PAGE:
He is a Ruby/Rails developer at the University of Bath, where he works on a bespoke content management systems. He is still a new developer, and acknowledges he still has a lots to learn… but he feels that code does more for him than just provide an income. It’s opened up communities and friends, and has been a lifeline for his mental health: he finds writing code is one of the few things he can do to help himself when he is struggling with depression.
When he’s not writing code, he is probably reading SF/F, playing roleplaying or boardgames, or doing any of the number of small things we have to do each day as humans.
Co(p|d)ing with depression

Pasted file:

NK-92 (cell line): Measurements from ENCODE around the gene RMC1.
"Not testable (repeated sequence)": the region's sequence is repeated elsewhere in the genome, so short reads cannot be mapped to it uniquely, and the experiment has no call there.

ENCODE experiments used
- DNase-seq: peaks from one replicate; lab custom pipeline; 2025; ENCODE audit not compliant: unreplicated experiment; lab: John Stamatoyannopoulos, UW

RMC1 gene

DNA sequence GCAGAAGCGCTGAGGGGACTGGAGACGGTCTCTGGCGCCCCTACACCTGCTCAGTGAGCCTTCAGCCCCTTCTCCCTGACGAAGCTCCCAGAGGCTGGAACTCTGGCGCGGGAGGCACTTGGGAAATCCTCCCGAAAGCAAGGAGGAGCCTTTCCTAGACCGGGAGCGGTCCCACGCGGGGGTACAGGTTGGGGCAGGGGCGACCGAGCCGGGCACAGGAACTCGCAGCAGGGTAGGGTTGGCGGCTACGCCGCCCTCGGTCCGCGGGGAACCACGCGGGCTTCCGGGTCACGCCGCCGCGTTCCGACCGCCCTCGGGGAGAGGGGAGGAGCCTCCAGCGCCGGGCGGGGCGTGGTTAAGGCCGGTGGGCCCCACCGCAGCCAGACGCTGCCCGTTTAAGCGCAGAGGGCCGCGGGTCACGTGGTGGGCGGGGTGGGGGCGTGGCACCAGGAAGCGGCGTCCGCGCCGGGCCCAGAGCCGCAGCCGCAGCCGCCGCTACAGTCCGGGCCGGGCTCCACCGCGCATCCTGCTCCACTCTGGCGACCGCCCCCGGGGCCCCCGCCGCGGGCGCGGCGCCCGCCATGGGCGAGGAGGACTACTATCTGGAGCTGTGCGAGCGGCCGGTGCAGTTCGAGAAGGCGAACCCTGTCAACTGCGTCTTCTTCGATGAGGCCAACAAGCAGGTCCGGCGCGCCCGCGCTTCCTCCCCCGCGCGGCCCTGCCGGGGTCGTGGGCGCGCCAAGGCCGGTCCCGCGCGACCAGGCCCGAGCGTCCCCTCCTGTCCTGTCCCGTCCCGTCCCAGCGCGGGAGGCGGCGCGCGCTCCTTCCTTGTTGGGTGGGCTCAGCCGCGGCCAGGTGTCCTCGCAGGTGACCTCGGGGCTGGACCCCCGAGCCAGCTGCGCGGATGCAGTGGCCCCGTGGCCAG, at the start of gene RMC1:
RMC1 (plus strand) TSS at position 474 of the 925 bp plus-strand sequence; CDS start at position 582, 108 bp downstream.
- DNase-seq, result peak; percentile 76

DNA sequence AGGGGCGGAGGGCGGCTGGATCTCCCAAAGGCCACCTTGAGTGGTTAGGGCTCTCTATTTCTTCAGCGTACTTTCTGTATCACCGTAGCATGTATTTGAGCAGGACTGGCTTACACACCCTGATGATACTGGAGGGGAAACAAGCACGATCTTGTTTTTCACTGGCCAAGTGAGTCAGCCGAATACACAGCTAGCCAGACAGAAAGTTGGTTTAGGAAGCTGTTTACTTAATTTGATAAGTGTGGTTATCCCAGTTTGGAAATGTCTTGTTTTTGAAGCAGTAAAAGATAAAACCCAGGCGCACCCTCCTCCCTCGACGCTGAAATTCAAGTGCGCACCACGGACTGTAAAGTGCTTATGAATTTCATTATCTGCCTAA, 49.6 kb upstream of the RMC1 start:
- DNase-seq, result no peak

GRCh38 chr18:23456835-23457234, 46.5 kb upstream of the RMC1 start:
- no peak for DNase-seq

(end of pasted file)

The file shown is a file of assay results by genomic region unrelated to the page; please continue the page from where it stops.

Depression is a common illness.
As developers we are privileged to work in an industry that is by and large willing to talk about mental health. When we look beyond our industry, it feels tempting to try to engineer some solution to ‘fix’ the greater issue of silence about mental health, but I think that one of the best things we can do to help with this is simply share the same openness that we benefit from with the rest of the world. To do that, we have to make sure we are talking first.
Many of us have our own insights into coping with depression. For me, writing code is one of the few things that gets me through bad times and back to a mental state where I want the company of my friends and peers. I use code to hook into and subvert some basic behaviors that can otherwise be destructive, and use them to get me through it.
My hope is that hearing my experiences and coping strategies will help make depression a little less taboo, help people find some insights of their own, and maybe provide a model for talking about depression with people outside our community.